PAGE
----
“One of the most destructive notions against good and practical IT security is the supposed axiom that security is the opposite of simplicity.” Aviram Jenik, CEO, Beyond Security
A few months ago, Microsoft announced that they are dropping their password expiration policies from their security baseline. Just like that, a policy of mandatory password changing that we held dear for decades was pronounced to be ancient and obsolete.
Password setting in Active Directory
This announcement went directly against the fundamental tenets of security best practices that we have known for the last twenty years. Not to mention the fact that most compliance directives, including some of the most dominant security standards, oblige us to implement password expiration.
In my opinion, Microsoft didn’t go far enough. It is not the expiration policies that are obsolete – its the whole idea of passwords as the foundation of security that must be put to rest.
We’ve always understood security and usability to have an inverse relationship. Passwords are fundamentally flawed. They offer the worst of both worlds – poor usability and poor security. But what if I told you that by letting go of passwords we can finally make usability and security work together, not against each other?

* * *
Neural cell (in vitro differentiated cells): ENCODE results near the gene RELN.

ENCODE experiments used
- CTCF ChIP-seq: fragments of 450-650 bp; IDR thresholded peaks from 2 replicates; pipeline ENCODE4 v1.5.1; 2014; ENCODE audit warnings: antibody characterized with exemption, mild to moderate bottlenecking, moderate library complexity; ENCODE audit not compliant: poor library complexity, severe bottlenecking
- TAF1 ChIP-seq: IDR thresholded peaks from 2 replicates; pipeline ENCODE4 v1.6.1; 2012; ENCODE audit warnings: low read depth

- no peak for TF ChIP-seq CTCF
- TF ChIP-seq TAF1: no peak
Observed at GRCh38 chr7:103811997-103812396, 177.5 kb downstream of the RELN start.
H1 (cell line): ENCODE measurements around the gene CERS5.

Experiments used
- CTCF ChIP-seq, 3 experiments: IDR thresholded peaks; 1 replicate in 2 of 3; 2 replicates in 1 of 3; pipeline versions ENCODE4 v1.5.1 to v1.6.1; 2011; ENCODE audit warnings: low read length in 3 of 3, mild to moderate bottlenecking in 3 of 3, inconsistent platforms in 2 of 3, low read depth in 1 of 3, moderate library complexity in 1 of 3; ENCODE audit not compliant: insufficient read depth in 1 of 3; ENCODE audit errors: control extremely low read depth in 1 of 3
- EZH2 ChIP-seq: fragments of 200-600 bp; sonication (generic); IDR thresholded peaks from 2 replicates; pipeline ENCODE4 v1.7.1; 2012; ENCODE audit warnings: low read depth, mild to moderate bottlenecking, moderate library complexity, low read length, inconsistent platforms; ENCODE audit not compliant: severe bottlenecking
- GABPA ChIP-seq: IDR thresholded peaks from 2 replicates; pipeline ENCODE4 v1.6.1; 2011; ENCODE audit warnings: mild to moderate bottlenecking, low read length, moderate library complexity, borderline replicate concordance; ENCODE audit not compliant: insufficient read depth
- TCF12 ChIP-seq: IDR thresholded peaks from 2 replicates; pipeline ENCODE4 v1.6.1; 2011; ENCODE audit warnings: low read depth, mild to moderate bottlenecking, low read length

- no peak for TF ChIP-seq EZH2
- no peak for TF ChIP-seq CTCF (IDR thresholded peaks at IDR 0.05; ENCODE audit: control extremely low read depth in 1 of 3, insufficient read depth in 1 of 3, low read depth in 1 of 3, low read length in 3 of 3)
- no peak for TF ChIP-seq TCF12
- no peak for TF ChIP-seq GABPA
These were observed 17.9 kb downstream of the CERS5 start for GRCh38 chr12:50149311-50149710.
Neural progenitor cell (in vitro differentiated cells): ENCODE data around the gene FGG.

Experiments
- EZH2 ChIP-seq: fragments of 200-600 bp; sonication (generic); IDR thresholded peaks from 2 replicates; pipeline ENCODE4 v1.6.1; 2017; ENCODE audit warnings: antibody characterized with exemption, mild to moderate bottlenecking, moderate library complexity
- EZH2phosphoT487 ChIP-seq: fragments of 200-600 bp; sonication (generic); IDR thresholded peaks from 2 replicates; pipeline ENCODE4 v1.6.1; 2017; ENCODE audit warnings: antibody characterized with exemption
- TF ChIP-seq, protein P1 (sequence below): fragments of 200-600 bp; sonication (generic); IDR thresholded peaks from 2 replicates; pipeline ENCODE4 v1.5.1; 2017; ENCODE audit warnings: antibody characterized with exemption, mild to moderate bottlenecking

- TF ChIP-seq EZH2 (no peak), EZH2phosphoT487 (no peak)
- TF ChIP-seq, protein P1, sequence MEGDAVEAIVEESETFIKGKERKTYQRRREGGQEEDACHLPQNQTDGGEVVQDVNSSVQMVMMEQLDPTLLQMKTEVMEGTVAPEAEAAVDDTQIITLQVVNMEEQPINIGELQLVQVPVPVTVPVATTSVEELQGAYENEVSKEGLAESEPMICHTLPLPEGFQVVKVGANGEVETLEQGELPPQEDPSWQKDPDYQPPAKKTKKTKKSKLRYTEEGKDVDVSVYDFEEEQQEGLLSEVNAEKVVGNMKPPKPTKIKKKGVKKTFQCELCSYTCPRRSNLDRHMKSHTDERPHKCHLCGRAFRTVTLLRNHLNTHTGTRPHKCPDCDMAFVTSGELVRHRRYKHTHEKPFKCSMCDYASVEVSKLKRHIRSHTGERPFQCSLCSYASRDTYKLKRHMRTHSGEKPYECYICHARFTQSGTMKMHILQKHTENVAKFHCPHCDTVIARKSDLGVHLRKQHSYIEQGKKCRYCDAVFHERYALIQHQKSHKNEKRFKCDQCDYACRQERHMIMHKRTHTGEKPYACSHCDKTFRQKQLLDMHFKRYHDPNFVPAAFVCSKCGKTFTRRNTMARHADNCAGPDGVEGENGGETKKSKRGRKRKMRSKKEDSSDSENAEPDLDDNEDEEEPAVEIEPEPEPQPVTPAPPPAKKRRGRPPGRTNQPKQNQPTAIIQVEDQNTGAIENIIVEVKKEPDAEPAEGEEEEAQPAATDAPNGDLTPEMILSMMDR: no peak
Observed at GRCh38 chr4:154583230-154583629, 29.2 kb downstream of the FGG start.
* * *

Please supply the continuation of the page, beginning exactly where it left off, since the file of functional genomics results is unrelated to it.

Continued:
Psychology of password-choosing, or how do people choose passwords?
Security pros tend to look down on users who use “password” or “12345” as their password of choice.
Troy Hunt, conducted A brief Sony password analysis after the breach. He found the “alarming” results.
- Passwords were relatively short (usually 6 to 10 characters)
- Simple (less than 1% had a non-alphanumeric character)
- Predictable (more than a third were in a common password dictionary).
But maybe, if the password “123456” was the clear runaway winner in 2019, with 23.2 million accounts using the easy-to-crack code, there is something wrong with the whole notion of passwords?
The human brain likes simple patterns. So the users default to passwords that are easy to remember and inspired by the words of personal significance or other memorable patterns. Moreover, attempts to obfuscate or strengthen passwords usually follow predictable patterns.
How have we made passwords more secure?